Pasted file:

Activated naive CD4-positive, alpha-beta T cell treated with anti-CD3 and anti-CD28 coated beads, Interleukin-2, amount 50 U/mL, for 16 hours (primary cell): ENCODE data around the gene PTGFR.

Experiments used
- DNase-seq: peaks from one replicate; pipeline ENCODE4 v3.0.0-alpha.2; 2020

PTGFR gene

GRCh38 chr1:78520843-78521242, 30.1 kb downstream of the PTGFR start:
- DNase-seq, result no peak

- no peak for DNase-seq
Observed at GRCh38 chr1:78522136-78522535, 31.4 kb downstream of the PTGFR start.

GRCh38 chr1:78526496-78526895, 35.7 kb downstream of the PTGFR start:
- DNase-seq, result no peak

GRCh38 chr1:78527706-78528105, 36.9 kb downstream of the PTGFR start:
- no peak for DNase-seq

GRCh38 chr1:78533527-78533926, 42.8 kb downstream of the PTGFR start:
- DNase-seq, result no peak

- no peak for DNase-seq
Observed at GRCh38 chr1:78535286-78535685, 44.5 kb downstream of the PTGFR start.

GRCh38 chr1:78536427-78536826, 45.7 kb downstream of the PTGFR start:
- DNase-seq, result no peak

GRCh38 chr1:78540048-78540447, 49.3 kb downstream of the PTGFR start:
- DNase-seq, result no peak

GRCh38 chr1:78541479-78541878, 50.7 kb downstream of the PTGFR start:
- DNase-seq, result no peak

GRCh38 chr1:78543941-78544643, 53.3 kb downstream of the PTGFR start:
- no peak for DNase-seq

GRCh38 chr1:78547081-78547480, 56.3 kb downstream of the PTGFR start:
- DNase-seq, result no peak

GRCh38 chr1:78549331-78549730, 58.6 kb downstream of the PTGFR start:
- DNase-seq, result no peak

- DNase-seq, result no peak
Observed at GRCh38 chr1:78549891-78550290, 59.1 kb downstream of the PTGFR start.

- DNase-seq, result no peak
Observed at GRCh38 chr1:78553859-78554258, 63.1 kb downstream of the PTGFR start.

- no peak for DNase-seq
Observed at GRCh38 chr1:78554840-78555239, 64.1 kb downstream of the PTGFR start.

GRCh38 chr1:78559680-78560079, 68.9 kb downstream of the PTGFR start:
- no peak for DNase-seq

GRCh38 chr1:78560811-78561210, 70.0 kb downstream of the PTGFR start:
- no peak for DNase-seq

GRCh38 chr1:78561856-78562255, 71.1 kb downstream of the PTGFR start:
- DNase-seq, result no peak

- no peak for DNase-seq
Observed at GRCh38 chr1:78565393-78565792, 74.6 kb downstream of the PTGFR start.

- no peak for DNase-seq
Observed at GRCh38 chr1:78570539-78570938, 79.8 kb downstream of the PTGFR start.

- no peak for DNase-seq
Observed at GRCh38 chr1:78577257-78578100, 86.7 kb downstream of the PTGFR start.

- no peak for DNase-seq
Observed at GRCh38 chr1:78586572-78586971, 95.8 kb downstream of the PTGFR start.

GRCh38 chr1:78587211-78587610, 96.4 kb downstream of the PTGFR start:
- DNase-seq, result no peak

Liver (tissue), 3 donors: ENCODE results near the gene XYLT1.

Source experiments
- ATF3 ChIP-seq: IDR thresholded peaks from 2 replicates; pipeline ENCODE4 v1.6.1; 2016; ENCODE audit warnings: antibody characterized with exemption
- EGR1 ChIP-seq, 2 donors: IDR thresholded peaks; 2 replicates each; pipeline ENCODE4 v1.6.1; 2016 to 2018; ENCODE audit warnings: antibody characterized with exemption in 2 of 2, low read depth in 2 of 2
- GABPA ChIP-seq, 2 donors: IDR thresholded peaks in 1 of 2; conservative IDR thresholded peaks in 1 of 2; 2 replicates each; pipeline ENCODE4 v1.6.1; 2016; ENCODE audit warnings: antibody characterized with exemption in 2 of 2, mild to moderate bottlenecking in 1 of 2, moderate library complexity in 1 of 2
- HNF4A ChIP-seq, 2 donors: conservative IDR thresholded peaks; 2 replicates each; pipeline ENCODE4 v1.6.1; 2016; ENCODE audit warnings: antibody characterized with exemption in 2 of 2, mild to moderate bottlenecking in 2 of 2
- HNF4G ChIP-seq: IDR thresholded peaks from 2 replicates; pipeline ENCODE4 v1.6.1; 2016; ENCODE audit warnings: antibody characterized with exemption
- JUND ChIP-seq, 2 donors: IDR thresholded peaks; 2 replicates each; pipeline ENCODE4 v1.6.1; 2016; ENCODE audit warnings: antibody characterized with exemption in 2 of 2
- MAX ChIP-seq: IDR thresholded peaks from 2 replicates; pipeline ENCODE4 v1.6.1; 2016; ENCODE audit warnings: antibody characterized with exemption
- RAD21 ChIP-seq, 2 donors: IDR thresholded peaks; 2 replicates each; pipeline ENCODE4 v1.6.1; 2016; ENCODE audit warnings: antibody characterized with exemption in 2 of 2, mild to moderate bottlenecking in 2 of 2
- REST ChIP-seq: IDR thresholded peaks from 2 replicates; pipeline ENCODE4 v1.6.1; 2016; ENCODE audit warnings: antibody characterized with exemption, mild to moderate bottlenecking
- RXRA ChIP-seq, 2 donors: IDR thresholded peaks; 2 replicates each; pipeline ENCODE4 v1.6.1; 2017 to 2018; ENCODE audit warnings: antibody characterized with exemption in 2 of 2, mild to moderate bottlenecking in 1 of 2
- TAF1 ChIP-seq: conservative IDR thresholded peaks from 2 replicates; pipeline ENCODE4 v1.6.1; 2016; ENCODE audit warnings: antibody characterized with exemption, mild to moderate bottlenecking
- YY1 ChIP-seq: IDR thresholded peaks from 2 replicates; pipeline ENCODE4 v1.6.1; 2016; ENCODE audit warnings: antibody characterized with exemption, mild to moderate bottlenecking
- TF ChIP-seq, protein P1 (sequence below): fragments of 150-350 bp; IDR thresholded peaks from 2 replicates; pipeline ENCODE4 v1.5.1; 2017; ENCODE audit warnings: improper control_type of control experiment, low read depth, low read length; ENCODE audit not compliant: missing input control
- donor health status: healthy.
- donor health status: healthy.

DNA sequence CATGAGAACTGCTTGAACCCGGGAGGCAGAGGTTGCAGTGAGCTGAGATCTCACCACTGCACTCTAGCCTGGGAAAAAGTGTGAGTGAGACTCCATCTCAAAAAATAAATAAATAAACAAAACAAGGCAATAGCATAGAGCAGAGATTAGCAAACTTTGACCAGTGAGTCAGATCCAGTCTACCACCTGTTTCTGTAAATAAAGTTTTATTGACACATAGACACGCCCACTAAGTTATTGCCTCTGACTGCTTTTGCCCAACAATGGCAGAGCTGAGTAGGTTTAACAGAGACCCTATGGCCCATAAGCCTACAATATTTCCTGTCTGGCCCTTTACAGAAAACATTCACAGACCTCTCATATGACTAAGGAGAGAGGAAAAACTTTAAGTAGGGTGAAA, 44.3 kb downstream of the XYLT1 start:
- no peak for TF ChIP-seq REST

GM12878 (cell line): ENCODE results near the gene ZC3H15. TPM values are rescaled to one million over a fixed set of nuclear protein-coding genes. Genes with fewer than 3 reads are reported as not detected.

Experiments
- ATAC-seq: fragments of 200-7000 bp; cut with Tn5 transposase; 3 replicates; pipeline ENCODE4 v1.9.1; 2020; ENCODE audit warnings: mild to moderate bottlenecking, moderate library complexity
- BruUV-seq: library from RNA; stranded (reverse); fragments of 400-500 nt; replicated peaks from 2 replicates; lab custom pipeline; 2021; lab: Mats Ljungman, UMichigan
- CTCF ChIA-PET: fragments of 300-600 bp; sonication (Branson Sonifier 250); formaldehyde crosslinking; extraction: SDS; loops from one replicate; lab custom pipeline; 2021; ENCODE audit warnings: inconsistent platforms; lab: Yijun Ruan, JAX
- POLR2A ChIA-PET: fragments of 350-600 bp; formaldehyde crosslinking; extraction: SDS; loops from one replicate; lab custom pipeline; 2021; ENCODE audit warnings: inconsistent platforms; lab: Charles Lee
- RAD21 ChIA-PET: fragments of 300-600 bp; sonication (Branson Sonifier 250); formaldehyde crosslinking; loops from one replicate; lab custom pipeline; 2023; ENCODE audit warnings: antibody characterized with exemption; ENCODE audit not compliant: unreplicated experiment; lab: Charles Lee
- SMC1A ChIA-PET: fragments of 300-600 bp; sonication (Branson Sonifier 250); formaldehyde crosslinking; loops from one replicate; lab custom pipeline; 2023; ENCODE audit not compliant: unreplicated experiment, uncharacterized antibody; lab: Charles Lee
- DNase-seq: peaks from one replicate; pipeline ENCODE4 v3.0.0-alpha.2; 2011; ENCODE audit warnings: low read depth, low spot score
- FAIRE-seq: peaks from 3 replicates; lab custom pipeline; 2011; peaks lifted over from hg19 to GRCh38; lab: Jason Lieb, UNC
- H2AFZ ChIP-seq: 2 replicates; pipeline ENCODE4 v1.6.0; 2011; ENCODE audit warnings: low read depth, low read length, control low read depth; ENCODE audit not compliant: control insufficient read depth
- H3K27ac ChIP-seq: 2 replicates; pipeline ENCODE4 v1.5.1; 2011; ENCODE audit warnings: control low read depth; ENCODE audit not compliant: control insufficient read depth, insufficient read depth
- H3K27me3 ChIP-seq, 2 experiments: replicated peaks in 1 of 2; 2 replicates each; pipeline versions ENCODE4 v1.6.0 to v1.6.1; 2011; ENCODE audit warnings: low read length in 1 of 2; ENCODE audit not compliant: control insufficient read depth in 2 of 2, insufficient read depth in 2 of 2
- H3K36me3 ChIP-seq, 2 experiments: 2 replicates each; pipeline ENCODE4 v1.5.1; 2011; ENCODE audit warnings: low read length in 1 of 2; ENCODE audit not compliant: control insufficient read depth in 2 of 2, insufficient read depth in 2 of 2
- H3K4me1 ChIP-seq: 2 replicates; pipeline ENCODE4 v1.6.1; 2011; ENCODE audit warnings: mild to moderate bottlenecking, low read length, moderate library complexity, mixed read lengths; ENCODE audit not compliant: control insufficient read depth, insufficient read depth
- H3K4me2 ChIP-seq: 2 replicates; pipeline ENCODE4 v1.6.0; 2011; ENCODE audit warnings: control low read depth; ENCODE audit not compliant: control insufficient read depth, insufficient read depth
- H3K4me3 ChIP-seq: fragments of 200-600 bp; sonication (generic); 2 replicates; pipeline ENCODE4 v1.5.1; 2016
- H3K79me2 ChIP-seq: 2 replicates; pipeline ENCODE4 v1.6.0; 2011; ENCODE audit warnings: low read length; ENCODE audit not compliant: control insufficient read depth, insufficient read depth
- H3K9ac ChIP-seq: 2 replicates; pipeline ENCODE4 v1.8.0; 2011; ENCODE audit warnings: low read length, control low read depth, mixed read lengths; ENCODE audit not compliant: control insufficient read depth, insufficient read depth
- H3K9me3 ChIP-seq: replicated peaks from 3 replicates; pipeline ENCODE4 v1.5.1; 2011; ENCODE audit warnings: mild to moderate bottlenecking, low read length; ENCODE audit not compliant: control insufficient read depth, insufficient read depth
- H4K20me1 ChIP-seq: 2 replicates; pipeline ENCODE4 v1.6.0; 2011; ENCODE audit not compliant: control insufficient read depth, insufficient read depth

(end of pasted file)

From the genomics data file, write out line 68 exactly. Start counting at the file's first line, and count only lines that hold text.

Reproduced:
DNA sequence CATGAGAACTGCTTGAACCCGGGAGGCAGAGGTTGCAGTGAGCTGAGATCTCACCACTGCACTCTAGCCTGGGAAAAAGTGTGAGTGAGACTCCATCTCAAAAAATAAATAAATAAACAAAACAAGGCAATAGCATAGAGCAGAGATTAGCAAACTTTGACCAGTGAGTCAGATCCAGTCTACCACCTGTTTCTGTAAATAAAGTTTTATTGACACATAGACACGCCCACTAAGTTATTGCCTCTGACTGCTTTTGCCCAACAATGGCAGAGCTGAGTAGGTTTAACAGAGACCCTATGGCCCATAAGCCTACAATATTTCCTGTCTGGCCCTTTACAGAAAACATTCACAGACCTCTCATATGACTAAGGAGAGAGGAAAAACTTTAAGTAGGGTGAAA, 44.3 kb downstream of the XYLT1 start: